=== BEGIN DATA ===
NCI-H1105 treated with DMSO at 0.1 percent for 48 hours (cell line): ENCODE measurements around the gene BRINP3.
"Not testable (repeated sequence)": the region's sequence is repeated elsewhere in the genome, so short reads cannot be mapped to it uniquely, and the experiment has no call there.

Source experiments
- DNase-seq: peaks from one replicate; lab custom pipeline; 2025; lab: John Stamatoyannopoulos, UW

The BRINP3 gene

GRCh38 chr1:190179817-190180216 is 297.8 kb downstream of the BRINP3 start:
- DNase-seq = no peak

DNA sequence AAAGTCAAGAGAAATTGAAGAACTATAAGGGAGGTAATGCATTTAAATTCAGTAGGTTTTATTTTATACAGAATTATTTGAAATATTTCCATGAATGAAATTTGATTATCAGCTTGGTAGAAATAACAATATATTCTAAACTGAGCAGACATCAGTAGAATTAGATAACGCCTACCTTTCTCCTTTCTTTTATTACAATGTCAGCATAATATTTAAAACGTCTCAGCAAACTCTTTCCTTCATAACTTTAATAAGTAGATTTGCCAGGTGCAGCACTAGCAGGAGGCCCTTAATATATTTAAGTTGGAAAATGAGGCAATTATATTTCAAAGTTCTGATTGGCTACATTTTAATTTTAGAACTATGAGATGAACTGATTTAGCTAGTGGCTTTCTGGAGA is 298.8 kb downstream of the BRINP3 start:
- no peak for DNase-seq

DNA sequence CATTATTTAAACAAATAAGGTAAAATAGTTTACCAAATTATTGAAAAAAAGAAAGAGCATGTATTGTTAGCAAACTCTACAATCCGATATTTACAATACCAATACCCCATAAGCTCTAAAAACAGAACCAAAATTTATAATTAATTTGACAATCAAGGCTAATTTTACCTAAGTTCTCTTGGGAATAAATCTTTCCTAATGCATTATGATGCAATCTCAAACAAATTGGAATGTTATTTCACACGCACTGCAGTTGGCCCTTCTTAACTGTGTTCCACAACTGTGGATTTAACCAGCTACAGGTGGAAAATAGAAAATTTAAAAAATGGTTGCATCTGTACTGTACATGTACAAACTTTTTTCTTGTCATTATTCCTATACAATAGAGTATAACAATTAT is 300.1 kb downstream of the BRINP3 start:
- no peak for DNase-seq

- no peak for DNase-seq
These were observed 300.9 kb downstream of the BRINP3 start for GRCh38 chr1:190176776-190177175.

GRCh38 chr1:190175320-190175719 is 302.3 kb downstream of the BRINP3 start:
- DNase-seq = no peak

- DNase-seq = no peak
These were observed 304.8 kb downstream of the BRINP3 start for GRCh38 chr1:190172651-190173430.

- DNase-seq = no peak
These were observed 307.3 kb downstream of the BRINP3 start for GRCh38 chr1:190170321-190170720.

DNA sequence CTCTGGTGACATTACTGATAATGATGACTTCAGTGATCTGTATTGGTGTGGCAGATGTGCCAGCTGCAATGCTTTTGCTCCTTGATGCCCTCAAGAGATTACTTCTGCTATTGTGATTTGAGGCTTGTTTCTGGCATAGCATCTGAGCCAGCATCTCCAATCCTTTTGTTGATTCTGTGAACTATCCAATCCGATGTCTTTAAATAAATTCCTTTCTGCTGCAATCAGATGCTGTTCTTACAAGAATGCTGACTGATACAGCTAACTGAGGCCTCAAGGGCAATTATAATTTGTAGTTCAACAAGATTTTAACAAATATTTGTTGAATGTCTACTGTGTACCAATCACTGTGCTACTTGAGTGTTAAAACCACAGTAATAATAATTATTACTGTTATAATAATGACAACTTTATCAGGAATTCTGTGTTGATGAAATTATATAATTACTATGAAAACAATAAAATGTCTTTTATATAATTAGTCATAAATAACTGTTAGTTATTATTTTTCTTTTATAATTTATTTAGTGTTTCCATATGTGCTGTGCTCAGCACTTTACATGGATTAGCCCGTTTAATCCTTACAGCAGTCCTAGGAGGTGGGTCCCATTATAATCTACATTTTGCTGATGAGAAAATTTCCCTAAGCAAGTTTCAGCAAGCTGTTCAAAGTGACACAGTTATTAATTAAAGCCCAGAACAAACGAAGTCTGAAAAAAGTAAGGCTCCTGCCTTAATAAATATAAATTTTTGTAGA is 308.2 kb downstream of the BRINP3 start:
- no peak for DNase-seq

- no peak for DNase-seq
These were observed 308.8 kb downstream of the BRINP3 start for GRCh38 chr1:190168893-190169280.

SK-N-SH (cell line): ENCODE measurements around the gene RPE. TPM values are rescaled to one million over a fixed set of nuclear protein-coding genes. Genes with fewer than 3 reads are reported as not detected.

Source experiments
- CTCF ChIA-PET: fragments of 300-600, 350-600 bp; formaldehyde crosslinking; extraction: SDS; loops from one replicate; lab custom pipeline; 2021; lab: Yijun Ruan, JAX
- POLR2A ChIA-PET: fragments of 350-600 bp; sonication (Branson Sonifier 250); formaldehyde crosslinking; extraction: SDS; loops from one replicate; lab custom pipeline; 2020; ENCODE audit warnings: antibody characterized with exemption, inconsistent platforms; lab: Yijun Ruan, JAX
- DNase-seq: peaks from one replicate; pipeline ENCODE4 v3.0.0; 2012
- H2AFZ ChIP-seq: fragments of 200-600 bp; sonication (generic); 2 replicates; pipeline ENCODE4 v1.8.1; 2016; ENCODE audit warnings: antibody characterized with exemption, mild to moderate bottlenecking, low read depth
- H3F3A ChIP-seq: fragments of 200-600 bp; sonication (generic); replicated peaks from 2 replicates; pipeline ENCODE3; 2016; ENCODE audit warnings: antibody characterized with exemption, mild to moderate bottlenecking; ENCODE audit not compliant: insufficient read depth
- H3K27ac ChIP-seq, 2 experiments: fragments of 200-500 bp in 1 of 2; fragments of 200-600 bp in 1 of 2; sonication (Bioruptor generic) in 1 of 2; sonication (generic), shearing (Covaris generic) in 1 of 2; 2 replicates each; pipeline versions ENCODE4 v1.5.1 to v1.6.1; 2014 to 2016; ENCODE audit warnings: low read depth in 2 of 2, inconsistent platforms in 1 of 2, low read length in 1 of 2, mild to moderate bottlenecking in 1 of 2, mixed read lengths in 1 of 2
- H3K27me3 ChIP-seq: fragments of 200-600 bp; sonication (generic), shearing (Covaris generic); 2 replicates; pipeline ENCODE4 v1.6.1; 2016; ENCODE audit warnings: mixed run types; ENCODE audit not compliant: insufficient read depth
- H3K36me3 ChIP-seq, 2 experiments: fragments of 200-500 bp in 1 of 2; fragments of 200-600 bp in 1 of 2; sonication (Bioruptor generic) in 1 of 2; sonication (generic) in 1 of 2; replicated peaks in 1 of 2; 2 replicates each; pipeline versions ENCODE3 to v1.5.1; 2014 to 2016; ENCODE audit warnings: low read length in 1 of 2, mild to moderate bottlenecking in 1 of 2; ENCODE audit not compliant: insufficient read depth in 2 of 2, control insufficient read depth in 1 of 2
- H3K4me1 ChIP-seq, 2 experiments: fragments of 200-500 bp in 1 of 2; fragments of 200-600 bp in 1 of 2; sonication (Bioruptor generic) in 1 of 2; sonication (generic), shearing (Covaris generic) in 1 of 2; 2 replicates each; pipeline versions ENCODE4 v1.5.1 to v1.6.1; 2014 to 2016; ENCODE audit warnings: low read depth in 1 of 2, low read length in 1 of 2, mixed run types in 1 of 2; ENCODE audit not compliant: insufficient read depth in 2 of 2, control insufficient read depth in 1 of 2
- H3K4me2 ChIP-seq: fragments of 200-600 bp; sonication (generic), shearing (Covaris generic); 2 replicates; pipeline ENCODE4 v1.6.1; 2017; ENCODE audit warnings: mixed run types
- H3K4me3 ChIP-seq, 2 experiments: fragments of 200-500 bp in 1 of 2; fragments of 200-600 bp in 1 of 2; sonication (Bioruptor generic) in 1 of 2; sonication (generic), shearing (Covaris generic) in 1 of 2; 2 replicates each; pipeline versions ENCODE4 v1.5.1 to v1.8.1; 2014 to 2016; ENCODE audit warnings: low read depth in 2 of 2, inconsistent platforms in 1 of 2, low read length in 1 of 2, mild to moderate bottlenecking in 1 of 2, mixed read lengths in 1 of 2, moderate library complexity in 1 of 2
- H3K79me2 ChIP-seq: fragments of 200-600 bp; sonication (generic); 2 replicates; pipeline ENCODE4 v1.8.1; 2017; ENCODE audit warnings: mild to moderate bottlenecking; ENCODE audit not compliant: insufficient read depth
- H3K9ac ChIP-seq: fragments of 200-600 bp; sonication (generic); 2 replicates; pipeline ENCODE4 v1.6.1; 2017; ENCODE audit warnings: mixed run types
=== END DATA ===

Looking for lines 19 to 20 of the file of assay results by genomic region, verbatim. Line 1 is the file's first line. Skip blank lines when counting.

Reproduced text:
These were observed 307.3 kb downstream of the BRINP3 start for GRCh38 chr1:190170321-190170720.

DNA sequence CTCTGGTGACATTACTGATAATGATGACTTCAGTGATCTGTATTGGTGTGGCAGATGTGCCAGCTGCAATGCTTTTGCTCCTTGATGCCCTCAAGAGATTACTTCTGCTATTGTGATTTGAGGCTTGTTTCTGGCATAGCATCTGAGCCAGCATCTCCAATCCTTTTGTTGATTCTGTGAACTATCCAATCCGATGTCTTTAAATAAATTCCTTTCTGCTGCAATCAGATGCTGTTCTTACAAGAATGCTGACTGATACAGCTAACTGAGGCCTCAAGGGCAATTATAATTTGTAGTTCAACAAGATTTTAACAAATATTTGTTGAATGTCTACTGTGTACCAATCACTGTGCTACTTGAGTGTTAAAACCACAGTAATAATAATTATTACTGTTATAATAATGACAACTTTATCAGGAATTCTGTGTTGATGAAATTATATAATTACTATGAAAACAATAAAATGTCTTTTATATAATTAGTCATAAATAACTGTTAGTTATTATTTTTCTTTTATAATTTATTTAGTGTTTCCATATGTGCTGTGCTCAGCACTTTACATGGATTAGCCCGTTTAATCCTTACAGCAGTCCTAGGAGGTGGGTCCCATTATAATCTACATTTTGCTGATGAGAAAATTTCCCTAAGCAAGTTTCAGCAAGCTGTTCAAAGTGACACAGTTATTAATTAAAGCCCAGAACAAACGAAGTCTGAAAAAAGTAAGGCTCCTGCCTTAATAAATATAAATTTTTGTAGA is 308.2 kb downstream of the BRINP3 start: